Is the alternative really that much better though? We could imagine a game where your health as a percentage is tied to your damage as a percentage; if you are are at 10% HP, your attacks only deal 10% of their normal damage. Personally, I recoiled at the very thought of such a system. Whereas the current design is a hard binary, it at least leaves open the possibility of a come-from-behind victory. If taking damage reduced your ability to deal damage in return, the outcome of most battles would be forgone conclusions within the first minutes of any engagement. Indeed, it is arguable whether we would be trading the binary at 1-to-0 HP for the same binary at the other end of the spectrum (whoever dealt damage first).
Now, I would be remiss if I did not mention the Downed State solution in games like Guild Wars 2 and Borderlands 2. Having played both for a while, I definitely appreciated the extra little window it offered between 1 HP and dead. It is certainly better than the alternatives we have currently.
At the same time though… how different is it really? I can still perform at peak capacity at 1 HP, so my HP totals are 1, 0, and -1 instead of just 1 and 0. The other issue is that I felt as though the Downed state started being an excuse for adding in more “sorta instant death” attacks. If a raid boss in WoW has a mechanic that kills you instantly, it has to give you reasonable warning given how powerful it is. Conversely, an attack that instantly sends you to a Downed State is common in both Borderlands 2 ¹ and GW2. It is a “safe” mechanic to use because it can (usually) be recovered from while still retaining a sense of awe/fear from the player.
Perhaps this isn’t even an issue at all, from a design perspective, as the devs rely on the player to gauge his/her own sense of danger. Personally, I don’t really glance at my HP bar until I start dipping below 80%; once at 50% or so, I start actively playing defensive and looking for ways to replenish HP; at 20% or below, I generally stop caring unless victory is in sight, as I see my demise as inevitable. Thus, my reaction is tailor-made for my play-style, rather than dictated by the devs who might want me to care at X% HP when I don’t, and vice versa.
I dunno. Realism rarely makes for more engaging gameplay, but I sometimes think HP is too abstract.
¹ Technically, there is “health gating” in BL2 which prevents any one attack from killing you instantly as long as you have 50% HP + 1. So, I suppose BL2 has both the tri-HP state plus an execute range.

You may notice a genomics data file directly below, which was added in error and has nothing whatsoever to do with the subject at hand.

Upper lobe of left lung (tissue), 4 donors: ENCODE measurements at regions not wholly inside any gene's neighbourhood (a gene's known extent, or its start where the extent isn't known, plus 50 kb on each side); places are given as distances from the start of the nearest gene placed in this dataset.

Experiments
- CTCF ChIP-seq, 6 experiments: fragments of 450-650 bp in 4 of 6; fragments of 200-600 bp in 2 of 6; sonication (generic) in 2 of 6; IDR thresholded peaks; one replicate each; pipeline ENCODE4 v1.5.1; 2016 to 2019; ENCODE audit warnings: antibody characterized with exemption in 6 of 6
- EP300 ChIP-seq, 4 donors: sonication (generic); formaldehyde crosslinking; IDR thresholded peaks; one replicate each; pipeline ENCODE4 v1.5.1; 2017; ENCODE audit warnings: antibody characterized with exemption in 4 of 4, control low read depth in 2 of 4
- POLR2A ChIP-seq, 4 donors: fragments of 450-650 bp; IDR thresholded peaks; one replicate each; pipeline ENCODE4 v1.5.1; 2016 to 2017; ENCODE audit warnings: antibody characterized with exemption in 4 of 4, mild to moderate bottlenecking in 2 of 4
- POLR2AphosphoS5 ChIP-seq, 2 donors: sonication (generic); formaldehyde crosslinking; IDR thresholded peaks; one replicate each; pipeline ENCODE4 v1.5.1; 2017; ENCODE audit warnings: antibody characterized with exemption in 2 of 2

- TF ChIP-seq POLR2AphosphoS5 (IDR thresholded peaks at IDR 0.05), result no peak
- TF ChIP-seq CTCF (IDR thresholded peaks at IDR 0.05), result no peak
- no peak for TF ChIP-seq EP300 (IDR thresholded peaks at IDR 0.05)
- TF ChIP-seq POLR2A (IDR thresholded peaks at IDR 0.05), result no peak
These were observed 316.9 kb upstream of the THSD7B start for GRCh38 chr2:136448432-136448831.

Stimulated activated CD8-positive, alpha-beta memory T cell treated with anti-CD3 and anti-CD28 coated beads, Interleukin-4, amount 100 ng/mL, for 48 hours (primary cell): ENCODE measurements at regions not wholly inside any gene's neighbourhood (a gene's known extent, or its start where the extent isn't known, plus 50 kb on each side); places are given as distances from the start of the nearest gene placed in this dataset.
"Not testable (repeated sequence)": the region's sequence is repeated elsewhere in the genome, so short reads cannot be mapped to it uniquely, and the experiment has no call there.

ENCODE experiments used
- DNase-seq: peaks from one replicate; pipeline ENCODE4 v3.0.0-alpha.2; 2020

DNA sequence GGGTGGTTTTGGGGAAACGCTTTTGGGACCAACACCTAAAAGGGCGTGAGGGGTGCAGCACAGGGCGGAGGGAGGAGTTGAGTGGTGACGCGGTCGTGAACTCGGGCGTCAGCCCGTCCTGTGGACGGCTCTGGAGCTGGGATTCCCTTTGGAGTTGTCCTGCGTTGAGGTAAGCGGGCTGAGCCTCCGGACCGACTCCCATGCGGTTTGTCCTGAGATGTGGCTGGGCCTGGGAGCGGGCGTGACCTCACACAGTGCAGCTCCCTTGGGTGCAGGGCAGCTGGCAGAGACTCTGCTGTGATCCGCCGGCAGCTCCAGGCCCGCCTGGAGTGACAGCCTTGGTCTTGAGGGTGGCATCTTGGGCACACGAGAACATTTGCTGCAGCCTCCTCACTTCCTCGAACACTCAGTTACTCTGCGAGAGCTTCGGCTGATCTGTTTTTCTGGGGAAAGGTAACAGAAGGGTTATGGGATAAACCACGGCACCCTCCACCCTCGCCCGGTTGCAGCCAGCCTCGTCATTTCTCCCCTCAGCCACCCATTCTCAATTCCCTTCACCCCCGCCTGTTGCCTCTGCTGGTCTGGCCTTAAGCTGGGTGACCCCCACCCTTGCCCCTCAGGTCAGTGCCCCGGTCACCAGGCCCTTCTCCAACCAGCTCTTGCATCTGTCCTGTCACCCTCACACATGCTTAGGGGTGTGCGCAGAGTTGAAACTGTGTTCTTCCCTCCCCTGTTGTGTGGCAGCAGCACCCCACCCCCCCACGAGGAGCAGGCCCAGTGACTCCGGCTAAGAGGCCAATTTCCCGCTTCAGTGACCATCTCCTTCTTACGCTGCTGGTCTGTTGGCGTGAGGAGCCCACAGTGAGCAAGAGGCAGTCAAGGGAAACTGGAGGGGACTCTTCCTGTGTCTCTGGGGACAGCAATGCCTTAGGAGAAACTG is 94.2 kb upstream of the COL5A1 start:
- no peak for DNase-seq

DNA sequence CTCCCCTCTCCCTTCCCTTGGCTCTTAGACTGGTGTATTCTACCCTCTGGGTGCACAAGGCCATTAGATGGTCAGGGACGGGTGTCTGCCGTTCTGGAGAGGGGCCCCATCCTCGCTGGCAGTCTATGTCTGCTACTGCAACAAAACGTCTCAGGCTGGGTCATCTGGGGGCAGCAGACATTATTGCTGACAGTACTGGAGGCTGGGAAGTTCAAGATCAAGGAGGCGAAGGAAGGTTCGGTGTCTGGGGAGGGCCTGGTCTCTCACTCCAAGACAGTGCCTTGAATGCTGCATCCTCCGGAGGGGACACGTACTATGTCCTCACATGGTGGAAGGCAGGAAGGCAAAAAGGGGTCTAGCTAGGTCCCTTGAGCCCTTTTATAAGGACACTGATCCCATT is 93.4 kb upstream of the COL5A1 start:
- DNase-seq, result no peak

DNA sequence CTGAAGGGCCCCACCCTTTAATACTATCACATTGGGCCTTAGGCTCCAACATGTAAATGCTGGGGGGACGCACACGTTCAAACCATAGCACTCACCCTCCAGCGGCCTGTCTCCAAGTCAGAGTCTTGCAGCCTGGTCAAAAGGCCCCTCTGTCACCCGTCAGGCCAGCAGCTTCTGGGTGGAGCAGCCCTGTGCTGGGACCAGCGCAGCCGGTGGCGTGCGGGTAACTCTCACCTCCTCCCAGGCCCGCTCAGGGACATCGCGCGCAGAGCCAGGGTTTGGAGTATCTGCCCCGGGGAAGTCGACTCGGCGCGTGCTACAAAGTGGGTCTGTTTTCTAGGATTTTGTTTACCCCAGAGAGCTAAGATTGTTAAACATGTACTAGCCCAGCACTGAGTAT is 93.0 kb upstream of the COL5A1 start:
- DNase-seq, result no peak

The final Season Pass DLC – Tiny Tina’s Assault on Dragon Keep – has been out for Borderlands 2 for a while now. I have not even finished Sir Hammerlock’s Big Game Hunt yet, having gotten bored with what the BL2 gameplay devolves into in Ultimate Vault Hunter Mode difficulty (I started playing Sir Hammerlock after the UVHM was released).
Actually, that is not entirely true. What happened is I’m stuck in an endless loop of nonplaying.
See, one of the big changes in UVHM difficulty is that you pretty much have to own some form of gun that features Slag damage (a Slagged enemy received extra non-Slag damage). Since Slag wasn’t required in the prior difficulty, I never really bothered to pick a gun with it up. And since I never saw a point in farming the final boss back when True Vault Hunter Mode difficulty and level 50 was the highest you could go, my normal level 50 weaponry is pretty weak. This was one of the contributing factors to my boredom with the Hammerlock DLC insofar as the enemies took forever to kill on UVHM and yet none of the weapons I was receiving were technically any more powerful. Lack of character progression = lack of interest.
And yet… where is the off-ramp to this endless loop? Completing the Hammerlock DLC isn’t required to start up the next one, but I’m not likely to start it in UVHM difficulty due to the weapon issue. But I’m already level 51, one past the prior cap, from my progress in Hammerlock. So not only will my Dragon Keep adventure start at a reduced difficulty, I also won’t receive any actual gun upgrades throughout it. But I can’t play UVHM without better guns. Which I can’t get without farming the last boss in story mode, or perhaps farming another of the other DLCs. But I don’t want to farm content that I have technically seen multiple times already, and certainly not to acquire guns that will likely be better than what I’ll see in the DLC I need to have them for.
This is, like, a Catch .2206.
Technically, I have shit-ton of Golden Keys from nearly six months of not using any; these will open a chest with high-grade, level-appropriate weapons of a random nature. Also technically, I could use a Save Game editor and just give myself appropriate weapons. In fact, I was considering the Editor because I’m tired of Zer0’s gameplay but don’t want to have to beat the game twice, again, just to get back to where I already am. But I kinda feel like using the Editor would remove any meaning to loot drops much as the AH did in Diablo 3.
So what typically happens is that I’ll be in the mood for some FPS game, think about Borderlands 2, try and navigate the thought process behind what I need to do to play it, and then… go play something else. Because, Christ, I just wanted to shoot things, not map out the plot of Primer.
Downloaded the Firefall open beta client yesterday because, you know, Press™.
For those not keeping track at home, Firefall is… well, hell if I actually know. Without looking it up, I’m assuming it’s a F2P MMO set in an open-world, over-the-shoulder Borderlands 2 with bugs taking the place of bandits. After looking it up, it seems the devs want to emphasize the fact that it is a skill-based action shooter with sandbox MMO elements. Apparently the world is a not level-restricted, but the highest-ranked “dungeons” will need full groups with crafted gear. Which sounds like roundabout levels to me, but let’s play along.
One of my biggest fears with new MMOs – or any game which expects me to be playing for 50+ hours – is losing on the character select screen. How am I supposed to know which class will be the most fun months from now? And even if I luck into the best class for me, how will I know it won’t radically change (or get nerfed) years later? So, right away, Firefall got some major brownie points with me once I understood that a “class” means a Battleframe, which you can swap out at pretty much any time. Need a healer? Jump into your healer suit and go play.